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Tapping opportunities for LDN transformative action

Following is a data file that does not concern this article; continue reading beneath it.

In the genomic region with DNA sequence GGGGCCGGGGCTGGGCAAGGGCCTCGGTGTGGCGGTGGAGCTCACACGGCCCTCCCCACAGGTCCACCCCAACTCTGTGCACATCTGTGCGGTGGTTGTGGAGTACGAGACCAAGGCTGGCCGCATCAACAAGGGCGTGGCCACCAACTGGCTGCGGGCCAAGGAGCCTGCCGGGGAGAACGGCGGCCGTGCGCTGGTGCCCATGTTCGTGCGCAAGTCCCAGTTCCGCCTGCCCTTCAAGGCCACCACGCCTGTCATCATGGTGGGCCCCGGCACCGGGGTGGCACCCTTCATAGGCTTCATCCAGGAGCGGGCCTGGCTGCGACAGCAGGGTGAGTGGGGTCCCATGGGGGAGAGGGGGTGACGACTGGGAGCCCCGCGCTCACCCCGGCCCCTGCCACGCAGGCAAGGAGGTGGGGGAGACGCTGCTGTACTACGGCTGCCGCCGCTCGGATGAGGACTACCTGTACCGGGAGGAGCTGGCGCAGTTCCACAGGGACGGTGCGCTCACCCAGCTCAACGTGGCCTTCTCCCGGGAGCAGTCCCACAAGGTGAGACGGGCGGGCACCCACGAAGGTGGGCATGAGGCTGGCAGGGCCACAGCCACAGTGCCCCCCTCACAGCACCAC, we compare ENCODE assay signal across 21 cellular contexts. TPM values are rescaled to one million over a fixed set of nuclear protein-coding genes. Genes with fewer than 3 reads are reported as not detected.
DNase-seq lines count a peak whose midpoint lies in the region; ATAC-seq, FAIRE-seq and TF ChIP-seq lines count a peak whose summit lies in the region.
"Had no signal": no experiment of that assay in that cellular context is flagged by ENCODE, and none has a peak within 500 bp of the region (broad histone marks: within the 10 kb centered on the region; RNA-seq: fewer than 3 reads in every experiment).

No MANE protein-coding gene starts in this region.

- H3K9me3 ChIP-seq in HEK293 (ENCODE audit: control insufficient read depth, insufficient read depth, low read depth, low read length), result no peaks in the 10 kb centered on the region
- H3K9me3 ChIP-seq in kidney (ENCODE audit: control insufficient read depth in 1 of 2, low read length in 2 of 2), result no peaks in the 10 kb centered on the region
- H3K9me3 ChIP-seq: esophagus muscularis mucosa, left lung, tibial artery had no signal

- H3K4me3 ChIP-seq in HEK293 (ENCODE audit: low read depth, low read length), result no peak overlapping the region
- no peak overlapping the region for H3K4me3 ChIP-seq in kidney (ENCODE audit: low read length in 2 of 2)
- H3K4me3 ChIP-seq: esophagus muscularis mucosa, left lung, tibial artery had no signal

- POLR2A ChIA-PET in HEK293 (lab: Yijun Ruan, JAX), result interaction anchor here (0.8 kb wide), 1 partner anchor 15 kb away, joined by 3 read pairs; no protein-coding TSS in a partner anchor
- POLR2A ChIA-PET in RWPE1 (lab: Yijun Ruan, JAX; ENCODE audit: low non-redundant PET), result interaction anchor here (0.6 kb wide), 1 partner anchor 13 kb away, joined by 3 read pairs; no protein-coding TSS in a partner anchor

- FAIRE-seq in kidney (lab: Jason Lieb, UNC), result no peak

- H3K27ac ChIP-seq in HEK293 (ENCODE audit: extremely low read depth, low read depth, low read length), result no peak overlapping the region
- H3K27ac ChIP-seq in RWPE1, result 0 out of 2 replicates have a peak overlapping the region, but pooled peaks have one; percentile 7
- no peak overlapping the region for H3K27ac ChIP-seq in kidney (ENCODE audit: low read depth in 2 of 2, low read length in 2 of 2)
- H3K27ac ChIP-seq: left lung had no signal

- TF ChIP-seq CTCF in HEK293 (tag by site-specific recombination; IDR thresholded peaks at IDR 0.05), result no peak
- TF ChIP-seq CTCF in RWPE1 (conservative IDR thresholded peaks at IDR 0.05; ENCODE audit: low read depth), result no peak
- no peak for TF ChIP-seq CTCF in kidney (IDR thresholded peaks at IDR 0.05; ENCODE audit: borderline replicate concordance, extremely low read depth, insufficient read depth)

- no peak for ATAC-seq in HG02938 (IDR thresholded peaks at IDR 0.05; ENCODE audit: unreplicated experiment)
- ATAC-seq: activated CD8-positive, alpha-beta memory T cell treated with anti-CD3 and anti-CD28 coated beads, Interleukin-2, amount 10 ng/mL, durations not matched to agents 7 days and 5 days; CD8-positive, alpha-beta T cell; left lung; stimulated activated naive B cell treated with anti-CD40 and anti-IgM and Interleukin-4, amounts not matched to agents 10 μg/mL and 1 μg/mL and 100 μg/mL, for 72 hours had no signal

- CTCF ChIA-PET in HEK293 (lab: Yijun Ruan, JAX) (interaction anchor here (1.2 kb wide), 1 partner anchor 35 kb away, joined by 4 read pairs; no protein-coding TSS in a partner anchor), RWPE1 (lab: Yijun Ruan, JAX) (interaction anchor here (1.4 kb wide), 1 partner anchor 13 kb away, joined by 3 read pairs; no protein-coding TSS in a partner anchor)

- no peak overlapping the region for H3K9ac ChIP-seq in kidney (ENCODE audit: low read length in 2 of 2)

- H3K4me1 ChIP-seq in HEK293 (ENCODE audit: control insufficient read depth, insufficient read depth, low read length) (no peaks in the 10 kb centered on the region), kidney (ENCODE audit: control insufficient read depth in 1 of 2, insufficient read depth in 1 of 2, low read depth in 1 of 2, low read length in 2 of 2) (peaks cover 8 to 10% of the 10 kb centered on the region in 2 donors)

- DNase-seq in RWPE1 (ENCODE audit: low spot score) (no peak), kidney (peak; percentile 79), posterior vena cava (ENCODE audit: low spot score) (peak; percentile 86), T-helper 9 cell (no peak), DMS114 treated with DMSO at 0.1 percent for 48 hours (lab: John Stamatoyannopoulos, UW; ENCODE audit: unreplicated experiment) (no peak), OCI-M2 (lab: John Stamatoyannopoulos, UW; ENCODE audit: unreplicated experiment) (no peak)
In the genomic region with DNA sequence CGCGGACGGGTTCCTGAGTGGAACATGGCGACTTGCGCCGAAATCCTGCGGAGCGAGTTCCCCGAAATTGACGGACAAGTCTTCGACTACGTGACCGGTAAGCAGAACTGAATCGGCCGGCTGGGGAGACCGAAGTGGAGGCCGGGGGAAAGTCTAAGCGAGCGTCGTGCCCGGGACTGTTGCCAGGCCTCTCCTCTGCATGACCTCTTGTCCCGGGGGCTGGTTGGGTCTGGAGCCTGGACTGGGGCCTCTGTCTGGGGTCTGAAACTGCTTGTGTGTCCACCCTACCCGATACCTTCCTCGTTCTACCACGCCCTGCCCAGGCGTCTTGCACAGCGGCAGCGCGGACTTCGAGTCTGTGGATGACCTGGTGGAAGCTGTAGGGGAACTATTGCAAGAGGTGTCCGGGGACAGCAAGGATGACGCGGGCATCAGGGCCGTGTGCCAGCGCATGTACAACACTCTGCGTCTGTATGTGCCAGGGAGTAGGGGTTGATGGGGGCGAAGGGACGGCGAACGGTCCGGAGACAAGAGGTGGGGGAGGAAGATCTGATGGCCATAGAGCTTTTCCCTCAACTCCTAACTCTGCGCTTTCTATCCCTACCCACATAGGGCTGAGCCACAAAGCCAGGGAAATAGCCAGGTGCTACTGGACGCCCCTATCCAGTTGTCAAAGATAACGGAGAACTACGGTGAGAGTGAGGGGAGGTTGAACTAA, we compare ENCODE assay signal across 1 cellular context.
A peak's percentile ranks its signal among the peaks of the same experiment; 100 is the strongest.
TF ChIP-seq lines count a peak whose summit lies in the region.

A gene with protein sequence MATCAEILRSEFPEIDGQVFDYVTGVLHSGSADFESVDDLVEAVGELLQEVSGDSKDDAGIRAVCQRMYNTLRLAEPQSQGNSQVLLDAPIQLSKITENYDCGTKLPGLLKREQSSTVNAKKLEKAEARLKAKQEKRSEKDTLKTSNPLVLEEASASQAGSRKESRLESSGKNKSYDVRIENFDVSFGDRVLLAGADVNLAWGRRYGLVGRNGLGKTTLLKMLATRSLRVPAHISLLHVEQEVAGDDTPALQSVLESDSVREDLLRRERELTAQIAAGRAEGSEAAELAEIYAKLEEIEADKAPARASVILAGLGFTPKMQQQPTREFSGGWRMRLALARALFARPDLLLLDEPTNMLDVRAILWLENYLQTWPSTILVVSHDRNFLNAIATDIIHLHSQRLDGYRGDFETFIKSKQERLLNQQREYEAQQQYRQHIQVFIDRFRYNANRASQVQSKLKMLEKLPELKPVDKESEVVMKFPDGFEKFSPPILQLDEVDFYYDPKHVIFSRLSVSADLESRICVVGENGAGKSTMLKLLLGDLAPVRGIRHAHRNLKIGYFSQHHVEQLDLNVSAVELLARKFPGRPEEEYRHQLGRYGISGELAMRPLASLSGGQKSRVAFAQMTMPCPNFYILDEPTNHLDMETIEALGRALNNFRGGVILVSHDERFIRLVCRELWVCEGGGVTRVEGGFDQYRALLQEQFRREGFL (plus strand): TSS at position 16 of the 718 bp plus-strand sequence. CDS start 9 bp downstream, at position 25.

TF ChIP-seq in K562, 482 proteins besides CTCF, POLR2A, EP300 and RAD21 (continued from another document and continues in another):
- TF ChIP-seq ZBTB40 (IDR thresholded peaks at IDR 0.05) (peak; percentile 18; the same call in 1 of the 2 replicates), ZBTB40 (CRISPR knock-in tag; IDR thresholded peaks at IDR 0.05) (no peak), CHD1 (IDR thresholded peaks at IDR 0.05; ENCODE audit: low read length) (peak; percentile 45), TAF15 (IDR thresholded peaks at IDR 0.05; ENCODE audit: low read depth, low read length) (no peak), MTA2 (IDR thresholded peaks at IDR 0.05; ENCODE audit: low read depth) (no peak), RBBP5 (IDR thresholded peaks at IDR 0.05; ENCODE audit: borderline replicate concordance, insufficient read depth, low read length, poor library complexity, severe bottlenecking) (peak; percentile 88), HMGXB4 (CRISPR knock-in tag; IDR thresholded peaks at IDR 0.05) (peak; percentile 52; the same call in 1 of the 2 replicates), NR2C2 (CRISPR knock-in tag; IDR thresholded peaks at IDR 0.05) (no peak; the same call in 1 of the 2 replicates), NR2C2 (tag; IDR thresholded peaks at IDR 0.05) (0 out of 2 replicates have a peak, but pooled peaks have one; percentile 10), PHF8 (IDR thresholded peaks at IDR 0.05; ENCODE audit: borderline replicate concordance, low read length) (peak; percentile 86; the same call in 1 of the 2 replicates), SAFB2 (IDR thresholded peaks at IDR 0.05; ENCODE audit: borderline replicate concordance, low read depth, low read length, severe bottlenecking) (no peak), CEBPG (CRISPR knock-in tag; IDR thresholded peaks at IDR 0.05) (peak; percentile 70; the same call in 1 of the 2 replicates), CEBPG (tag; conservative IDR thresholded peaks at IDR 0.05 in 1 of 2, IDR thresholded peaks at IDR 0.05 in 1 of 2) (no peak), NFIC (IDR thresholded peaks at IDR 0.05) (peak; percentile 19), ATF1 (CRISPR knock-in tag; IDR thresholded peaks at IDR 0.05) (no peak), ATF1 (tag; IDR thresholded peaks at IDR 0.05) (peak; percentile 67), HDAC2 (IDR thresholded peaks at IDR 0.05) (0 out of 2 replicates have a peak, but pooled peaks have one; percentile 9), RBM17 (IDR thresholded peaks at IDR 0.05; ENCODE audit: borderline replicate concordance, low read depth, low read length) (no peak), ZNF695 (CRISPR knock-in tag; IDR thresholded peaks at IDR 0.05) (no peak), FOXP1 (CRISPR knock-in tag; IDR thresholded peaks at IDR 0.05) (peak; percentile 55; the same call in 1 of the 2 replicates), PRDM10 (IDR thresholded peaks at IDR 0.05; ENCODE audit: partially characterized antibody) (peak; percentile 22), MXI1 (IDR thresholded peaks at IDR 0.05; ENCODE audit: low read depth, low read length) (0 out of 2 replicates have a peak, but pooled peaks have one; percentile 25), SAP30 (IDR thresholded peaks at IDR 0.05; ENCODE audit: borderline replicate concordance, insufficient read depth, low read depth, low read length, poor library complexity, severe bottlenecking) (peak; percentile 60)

Delivering Land, Climate and Biodiversity Benefits at Scale UNCCD COP 13 provided the forum to explore opportunities for LDN transformative bold action. These are the highlights from the multiple discussions:  Ministerial Round Table on "LDN: from targets to action, what will it take?" and launch of the brochure on "LDN transformative action, tapping opportunities." About 200 country representatives, private sector and partners attended the COP 13 Ministerial round table on how to move from ambitious LDN targets to action. Three elements were summarized as essential for bold action: Strong political commitment – 113 countries have committed to setting LDN targets; Private capital as the “holy grail” – 90 trillion USD is the estimated pool of private capital looking for investment opportunities and; Using public resources to leverage private finance is a central part of the equation to achieve LDN. The LDN Fund provides a good example of blended finance and use of public resources to mobilize impact investments.  The brochure on "LDN Transformative action, tapping opportunities" portraits the opportunities to move from targets to action, including the features of transformative projects and programmes, good practices and financing opportunities. You can download the brochure here. Side event on land-based transformative projects co-hosted by the three Rio Conventions (UNFCCC, CBD and UNCCD). Country Parties, project promoters from Peru, Bhutan and Turkey and representatives from GEF, West African Development Bank, World Bank and LDN Fund got together to discuss on what it takes to deliver transformative projects and programmes. Participants confirmed a common understanding that LDN transformative projects contribute to the achievement of LDN targets, deliver on the three Rio Conventions objectives, scale up what works, enhance national capacities and leverage finance from multiple sources. The Three Rio Conventions Project Preparation Facility will support countries in putting these features in practice by developing transformative LDN projects and programmes that can tap increasing finance opportunities for sustainable development. You can see the side event flyer here. Follow this link to read more about the Rio Conventions Pavilion. GCF–UNCCD Training on “How to Access Green Climate Fund Financing for Land-based Projects.” During the training countries’ representatives and partners were able to increase their understanding of the opportunities for LDN transformative projects under the Green Climate Fund (GCF). GCF Specialists, Mr. Juan Chang and Mrs. Janie Rioux presented the recent GCF developments on the land-based sector under the GCF investments priorities. Delegates with experience in GCF mobilization (for example, from Bhutan, Mrs. Karma Dorji, BOAD as a regional accredited entity, Mrs. Solange Yayi Allechi) shared their experience and Mr. Boris Spassky, from Mirova/LDN Fund complemented the session with a presentation on how to generate bankability in land-based climate action projects and mobilizing the private sector. Ludwig Liagre from the Global Mechanism highlighted the UNCCD recently obtained GCF international observer status, which will enable a deeper collaboration with GCF in developing guidance on land-based transformative climate action. You can follow the following links to see the training flyer and the GCF presentation. Read more: Green Climate Fund Land and Climate Change UNCCD – GCF international observer status